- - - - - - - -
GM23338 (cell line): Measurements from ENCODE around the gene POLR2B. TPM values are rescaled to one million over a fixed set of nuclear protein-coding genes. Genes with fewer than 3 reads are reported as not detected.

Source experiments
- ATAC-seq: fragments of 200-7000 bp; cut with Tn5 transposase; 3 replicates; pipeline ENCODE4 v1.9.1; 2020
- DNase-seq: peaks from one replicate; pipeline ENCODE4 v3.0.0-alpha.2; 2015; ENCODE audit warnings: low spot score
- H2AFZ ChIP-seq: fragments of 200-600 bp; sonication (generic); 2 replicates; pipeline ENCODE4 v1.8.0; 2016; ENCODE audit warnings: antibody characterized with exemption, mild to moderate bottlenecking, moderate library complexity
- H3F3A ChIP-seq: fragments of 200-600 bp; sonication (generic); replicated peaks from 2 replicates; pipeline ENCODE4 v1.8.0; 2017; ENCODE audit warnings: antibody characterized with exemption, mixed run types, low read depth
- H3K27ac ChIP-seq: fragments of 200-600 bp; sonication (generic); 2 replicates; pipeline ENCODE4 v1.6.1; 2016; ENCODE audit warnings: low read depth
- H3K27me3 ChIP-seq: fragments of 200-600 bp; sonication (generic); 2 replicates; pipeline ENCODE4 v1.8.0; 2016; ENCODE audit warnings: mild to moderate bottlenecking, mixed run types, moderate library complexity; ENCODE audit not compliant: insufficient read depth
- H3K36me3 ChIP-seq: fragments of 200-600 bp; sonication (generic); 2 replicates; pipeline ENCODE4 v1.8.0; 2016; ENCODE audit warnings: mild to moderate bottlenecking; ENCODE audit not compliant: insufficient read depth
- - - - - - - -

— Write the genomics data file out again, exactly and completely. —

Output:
GM23338 (cell line): Measurements from ENCODE around the gene POLR2B. TPM values are rescaled to one million over a fixed set of nuclear protein-coding genes. Genes with fewer than 3 reads are reported as not detected.

Source experiments
- ATAC-seq: fragments of 200-7000 bp; cut with Tn5 transposase; 3 replicates; pipeline ENCODE4 v1.9.1; 2020
- DNase-seq: peaks from one replicate; pipeline ENCODE4 v3.0.0-alpha.2; 2015; ENCODE audit warnings: low spot score
- H2AFZ ChIP-seq: fragments of 200-600 bp; sonication (generic); 2 replicates; pipeline ENCODE4 v1.8.0; 2016; ENCODE audit warnings: antibody characterized with exemption, mild to moderate bottlenecking, moderate library complexity
- H3F3A ChIP-seq: fragments of 200-600 bp; sonication (generic); replicated peaks from 2 replicates; pipeline ENCODE4 v1.8.0; 2017; ENCODE audit warnings: antibody characterized with exemption, mixed run types, low read depth
- H3K27ac ChIP-seq: fragments of 200-600 bp; sonication (generic); 2 replicates; pipeline ENCODE4 v1.6.1; 2016; ENCODE audit warnings: low read depth
- H3K27me3 ChIP-seq: fragments of 200-600 bp; sonication (generic); 2 replicates; pipeline ENCODE4 v1.8.0; 2016; ENCODE audit warnings: mild to moderate bottlenecking, mixed run types, moderate library complexity; ENCODE audit not compliant: insufficient read depth
- H3K36me3 ChIP-seq: fragments of 200-600 bp; sonication (generic); 2 replicates; pipeline ENCODE4 v1.8.0; 2016; ENCODE audit warnings: mild to moderate bottlenecking; ENCODE audit not compliant: insufficient read depth